Designer Teaches Function and
participants seek out the classes for their personal home projects or
because they are interested in starting an interior decorating business.
Kelleher notes that the field has really taken off with the help of the
HGTV network, home design reality shows, and design magazines.
As part of the introductory class, students complete their own design project, which Kelleher critiques along the way. "I ask them to establish a design concept, select furniture, arrange it in their room, and create a color scheme. At the end of the session, they present their designs to the class." Even students who are unsure of their tastes and preferences always manage to complete the project. "To identify tastes it's helpful to look at interior photos," Kelleher said. "My goal is to help participants envision a design that will work for them - one that is both beautiful and functional. I want them to be able to make design decisions with confidence."
For those interested in interior decorating as a career, Kelleher acknowledges "you have to have a natural interest and talent in design. You have to be able to relate to clients, and be ready to let them take you in a direction that suits their taste and lifestyle." A good designer also has reliable sources for furniture, fabric and accessories. "I encourage those interested in the field to work in a retail setting first to learn the business and how to deal with customers." She notes that interior decorators often gain new clients through word of mouth from other satisfied customers. The pleasing design of a room or even a single piece of furniture can lead to a job. "Part of starting out in the field is accepting even small jobs, which can often lead to larger projects," Kelleher said.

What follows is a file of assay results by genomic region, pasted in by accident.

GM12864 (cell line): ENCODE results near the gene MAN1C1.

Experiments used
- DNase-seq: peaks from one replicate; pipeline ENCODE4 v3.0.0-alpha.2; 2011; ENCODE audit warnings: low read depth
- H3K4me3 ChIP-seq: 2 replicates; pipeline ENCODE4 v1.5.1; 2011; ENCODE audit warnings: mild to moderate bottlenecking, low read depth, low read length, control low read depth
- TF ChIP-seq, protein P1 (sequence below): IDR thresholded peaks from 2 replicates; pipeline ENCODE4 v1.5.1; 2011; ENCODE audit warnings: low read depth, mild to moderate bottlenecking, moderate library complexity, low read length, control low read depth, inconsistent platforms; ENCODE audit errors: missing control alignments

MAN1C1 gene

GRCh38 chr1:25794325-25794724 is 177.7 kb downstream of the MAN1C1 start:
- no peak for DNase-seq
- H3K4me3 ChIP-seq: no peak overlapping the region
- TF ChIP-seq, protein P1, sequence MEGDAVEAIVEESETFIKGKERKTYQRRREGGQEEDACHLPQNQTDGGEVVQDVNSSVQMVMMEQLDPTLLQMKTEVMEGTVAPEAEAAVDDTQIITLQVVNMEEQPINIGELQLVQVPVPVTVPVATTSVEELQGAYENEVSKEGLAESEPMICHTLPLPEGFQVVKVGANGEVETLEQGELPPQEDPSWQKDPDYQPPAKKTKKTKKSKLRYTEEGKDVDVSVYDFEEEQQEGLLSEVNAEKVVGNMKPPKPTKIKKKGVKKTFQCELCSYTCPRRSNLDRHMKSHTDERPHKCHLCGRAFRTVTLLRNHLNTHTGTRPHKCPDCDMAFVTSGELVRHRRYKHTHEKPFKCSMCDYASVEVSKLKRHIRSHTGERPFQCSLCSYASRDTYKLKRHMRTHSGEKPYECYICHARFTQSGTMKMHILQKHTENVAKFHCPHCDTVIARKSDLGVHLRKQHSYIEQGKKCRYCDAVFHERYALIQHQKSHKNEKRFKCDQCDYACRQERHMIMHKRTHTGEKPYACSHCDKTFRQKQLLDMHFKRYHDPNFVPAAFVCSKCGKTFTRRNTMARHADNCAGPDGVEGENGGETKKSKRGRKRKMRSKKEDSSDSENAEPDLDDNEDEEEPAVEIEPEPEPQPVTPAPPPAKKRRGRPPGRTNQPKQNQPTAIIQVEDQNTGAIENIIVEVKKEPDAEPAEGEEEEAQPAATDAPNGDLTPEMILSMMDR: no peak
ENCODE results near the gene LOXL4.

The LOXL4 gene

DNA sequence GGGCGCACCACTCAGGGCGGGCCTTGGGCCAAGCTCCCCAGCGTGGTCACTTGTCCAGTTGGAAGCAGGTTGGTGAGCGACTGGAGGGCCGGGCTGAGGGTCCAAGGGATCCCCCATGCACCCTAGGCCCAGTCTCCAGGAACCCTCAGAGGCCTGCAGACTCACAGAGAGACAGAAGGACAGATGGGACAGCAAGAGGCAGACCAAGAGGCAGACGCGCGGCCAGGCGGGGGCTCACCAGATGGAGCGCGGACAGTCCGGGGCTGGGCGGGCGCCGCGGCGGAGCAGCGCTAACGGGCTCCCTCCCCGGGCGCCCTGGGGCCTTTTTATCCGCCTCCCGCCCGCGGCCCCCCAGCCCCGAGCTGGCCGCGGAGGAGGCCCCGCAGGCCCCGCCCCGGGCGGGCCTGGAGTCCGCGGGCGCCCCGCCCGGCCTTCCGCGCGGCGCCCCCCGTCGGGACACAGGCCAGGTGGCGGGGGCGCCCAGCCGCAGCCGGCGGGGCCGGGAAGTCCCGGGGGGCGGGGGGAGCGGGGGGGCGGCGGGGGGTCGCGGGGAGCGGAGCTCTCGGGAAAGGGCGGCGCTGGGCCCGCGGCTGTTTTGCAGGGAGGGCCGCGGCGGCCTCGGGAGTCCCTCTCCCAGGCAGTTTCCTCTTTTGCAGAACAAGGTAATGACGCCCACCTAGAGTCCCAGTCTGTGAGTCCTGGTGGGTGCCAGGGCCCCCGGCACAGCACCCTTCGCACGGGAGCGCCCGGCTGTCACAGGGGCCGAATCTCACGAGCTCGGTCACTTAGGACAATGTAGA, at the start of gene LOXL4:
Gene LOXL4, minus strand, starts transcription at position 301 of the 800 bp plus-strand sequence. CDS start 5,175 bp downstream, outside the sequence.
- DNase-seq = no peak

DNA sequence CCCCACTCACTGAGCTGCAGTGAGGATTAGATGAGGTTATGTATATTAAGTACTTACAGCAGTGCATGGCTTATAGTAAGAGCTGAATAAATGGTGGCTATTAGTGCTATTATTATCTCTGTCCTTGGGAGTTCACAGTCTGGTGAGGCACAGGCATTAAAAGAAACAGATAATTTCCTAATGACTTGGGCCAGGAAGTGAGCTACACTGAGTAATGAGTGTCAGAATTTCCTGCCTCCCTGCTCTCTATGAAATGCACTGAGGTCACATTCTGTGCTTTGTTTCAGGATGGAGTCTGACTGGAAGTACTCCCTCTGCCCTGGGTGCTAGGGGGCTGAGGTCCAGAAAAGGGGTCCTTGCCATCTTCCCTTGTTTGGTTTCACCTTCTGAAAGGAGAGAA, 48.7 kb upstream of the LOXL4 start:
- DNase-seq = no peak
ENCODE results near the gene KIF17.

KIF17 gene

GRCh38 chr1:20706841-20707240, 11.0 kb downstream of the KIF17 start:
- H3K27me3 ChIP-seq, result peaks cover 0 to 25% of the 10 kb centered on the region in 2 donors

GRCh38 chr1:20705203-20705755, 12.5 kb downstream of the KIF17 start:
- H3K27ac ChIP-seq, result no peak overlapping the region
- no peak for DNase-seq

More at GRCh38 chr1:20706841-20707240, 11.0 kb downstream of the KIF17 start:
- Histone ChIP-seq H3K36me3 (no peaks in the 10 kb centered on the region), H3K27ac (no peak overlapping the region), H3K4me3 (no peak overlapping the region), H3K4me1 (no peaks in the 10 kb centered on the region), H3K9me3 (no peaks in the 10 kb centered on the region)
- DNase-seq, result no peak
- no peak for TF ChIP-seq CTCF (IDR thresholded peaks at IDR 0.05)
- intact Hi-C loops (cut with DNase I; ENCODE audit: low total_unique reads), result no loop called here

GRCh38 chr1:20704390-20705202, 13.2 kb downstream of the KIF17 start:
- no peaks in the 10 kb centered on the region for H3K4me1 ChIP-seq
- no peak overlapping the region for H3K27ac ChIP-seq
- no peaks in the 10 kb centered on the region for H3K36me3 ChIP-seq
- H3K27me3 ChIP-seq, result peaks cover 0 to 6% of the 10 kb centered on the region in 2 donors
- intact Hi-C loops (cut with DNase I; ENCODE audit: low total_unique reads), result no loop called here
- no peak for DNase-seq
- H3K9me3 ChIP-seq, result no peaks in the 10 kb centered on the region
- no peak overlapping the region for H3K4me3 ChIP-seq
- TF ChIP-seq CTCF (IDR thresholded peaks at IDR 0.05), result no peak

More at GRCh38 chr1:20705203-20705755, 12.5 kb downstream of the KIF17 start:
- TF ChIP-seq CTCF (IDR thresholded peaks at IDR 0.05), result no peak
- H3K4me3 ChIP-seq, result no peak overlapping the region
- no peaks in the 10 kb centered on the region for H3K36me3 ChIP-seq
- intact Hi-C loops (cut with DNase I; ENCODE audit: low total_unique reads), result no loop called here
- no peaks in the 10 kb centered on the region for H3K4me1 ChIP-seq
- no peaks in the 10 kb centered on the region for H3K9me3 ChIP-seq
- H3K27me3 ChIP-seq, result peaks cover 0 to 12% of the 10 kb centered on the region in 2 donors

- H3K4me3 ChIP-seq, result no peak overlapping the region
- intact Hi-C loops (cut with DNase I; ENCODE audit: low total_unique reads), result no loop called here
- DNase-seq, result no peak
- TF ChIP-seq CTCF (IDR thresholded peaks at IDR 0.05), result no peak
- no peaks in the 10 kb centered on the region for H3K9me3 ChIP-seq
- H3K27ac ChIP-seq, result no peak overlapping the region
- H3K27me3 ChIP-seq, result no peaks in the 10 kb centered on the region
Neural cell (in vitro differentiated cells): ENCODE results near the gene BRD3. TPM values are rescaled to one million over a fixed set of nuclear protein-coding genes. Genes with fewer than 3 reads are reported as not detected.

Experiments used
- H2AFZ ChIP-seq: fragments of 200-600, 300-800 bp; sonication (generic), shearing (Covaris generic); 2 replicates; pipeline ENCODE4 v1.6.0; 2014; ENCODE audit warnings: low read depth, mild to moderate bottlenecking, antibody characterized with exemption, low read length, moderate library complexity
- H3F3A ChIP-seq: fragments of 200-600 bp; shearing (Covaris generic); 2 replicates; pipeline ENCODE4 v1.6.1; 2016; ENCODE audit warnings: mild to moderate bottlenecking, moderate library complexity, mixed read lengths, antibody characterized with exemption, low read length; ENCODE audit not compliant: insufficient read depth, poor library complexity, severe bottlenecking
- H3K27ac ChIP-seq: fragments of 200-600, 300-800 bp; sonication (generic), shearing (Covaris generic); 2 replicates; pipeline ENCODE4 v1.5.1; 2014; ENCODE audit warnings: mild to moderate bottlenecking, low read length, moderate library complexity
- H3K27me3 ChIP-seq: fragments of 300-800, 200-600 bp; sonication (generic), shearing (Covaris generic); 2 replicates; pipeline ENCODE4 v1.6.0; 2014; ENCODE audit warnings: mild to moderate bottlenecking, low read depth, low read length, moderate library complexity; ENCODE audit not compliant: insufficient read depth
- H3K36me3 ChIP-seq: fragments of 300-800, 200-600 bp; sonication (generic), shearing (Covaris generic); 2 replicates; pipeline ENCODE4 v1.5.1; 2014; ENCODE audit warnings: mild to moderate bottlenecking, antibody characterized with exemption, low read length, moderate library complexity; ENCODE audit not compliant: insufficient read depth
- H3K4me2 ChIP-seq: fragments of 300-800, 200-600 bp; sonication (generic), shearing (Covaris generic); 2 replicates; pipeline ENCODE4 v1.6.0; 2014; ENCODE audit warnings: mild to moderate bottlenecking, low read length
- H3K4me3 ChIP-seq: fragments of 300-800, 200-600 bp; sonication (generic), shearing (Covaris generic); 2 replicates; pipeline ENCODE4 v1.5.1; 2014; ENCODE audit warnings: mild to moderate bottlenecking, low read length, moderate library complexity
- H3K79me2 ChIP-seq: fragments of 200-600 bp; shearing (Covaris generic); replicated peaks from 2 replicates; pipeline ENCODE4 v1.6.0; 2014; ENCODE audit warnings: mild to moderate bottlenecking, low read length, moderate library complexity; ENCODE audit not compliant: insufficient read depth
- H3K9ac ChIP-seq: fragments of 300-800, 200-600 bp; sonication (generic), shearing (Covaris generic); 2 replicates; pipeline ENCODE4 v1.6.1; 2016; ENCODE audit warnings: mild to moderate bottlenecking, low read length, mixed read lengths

What's the style of the new century? According to Kelleher, the design of the times incorporates clean lines and a contemporary look, relying on earth tones such as beige and chocolate browns, with accents such as turquoise, blue and apricot. She notes, "These are not the muddy earth tones of the 1970s. These are soft, beautiful colors." But then again, Kelleher advises, just as in clothing, don't throw anything out. "If you wait long enough, it will come back in style."
To register for "Basic Interior Design" or other noncredit summer classes offered through MCCC's Continuing Education Division, call (609) 570-3311 or visit "noncredit courses."
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